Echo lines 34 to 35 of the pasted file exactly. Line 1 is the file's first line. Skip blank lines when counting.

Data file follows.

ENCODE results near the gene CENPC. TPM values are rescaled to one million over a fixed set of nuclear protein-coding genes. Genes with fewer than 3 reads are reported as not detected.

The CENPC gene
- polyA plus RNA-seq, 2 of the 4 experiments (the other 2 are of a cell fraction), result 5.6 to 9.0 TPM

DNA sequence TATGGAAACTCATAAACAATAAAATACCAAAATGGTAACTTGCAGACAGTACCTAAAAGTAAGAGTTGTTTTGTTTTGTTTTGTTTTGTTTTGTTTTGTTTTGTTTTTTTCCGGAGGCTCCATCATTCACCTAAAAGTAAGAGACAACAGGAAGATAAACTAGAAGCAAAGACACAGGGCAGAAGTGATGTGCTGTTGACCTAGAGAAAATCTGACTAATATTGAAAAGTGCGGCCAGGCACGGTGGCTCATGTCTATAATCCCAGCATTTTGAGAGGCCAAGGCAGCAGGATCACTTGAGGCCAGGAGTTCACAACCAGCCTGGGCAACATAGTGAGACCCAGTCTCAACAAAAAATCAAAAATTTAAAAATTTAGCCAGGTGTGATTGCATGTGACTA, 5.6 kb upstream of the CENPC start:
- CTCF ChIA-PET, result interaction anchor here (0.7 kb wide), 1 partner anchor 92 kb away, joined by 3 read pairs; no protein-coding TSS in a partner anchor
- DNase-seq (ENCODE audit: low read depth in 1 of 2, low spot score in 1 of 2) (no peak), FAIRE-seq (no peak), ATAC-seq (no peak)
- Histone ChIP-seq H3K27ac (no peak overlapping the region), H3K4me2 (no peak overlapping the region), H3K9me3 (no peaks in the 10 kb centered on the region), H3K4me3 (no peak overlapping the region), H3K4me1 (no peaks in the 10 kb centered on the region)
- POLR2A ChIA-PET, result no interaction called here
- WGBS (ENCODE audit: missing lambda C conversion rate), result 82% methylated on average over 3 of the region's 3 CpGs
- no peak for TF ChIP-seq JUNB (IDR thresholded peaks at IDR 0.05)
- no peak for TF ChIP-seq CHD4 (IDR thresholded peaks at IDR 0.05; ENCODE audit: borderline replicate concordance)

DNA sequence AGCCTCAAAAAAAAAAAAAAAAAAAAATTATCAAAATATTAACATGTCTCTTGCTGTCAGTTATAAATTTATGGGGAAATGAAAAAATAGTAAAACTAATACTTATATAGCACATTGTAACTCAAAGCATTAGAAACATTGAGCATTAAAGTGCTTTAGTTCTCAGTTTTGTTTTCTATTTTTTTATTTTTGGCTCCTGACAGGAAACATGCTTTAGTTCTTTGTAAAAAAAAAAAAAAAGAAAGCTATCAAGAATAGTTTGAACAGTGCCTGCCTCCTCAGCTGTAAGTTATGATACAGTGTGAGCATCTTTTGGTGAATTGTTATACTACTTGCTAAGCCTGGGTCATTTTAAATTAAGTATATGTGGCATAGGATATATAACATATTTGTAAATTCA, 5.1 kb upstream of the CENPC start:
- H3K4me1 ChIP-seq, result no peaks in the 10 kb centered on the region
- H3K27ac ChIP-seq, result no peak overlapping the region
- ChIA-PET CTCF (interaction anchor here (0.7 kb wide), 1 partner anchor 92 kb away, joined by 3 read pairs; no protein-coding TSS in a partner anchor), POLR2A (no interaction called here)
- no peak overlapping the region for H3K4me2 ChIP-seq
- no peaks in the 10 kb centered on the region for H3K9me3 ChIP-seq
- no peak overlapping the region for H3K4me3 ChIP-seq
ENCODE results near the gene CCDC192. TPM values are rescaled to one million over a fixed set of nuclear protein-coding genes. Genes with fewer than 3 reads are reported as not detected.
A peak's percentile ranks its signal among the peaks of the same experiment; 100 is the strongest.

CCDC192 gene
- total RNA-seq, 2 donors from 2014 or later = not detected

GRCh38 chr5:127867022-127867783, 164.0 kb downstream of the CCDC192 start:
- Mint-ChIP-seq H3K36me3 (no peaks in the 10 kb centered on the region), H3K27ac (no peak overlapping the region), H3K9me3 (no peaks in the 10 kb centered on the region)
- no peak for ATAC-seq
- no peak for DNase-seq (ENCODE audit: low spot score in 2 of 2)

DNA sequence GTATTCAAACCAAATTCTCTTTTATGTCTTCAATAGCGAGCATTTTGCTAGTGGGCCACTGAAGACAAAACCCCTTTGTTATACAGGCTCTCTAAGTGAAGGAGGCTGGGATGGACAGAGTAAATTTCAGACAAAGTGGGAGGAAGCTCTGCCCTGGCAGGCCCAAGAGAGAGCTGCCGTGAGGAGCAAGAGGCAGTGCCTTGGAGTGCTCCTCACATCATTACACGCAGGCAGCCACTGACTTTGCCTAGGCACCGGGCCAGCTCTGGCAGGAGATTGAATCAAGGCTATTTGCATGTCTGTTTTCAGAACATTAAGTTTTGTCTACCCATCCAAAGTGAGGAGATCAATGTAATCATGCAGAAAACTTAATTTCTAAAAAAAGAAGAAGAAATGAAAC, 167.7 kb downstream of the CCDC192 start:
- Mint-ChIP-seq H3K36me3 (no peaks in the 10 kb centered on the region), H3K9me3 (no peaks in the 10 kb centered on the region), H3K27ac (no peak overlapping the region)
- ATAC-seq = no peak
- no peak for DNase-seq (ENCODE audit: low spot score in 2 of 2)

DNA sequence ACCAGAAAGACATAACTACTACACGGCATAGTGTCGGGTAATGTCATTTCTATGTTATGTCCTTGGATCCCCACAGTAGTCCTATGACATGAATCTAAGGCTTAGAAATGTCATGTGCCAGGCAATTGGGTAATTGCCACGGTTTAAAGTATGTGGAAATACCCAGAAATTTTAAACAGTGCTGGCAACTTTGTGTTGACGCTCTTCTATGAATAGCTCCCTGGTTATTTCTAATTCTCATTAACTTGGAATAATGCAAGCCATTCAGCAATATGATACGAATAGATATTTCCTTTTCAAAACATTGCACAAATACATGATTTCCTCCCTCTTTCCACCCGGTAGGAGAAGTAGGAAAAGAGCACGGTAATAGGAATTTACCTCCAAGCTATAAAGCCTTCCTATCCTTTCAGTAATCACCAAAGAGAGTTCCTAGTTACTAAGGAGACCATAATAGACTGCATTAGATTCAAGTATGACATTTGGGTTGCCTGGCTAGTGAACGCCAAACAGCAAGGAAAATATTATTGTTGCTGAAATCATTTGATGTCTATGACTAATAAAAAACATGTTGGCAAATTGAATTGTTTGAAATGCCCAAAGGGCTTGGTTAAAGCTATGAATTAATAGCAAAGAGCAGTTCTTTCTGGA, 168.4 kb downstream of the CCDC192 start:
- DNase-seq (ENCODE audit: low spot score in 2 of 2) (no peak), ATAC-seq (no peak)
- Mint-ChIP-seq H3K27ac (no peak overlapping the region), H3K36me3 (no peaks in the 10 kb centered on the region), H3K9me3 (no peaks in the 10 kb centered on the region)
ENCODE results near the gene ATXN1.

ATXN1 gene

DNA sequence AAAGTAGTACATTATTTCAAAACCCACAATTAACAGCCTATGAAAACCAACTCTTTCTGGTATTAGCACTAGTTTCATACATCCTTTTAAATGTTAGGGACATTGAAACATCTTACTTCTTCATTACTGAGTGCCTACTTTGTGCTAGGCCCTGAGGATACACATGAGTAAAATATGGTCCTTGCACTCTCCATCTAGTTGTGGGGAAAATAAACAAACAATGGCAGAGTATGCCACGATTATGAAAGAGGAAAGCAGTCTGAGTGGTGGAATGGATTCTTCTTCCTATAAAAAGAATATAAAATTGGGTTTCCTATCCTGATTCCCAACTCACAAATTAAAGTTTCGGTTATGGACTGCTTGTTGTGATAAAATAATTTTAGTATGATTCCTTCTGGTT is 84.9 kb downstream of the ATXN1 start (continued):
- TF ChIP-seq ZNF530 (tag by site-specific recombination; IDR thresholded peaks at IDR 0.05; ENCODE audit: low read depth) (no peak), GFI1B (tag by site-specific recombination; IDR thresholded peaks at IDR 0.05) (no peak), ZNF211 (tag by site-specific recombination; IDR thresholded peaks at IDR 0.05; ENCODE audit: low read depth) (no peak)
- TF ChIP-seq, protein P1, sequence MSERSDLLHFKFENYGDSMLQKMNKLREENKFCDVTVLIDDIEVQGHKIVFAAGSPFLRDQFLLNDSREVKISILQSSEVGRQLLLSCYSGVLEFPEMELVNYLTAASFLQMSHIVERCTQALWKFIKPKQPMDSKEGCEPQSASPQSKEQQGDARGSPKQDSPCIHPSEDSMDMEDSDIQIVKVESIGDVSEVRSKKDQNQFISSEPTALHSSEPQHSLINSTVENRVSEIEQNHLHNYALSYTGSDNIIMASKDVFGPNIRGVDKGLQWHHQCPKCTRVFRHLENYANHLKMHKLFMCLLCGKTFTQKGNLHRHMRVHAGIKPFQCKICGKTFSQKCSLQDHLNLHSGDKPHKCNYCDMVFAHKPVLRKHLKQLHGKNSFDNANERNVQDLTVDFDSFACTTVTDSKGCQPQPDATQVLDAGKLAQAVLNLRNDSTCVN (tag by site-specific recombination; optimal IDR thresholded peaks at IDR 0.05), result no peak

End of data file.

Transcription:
ENCODE results near the gene ATXN1.

ATXN1 gene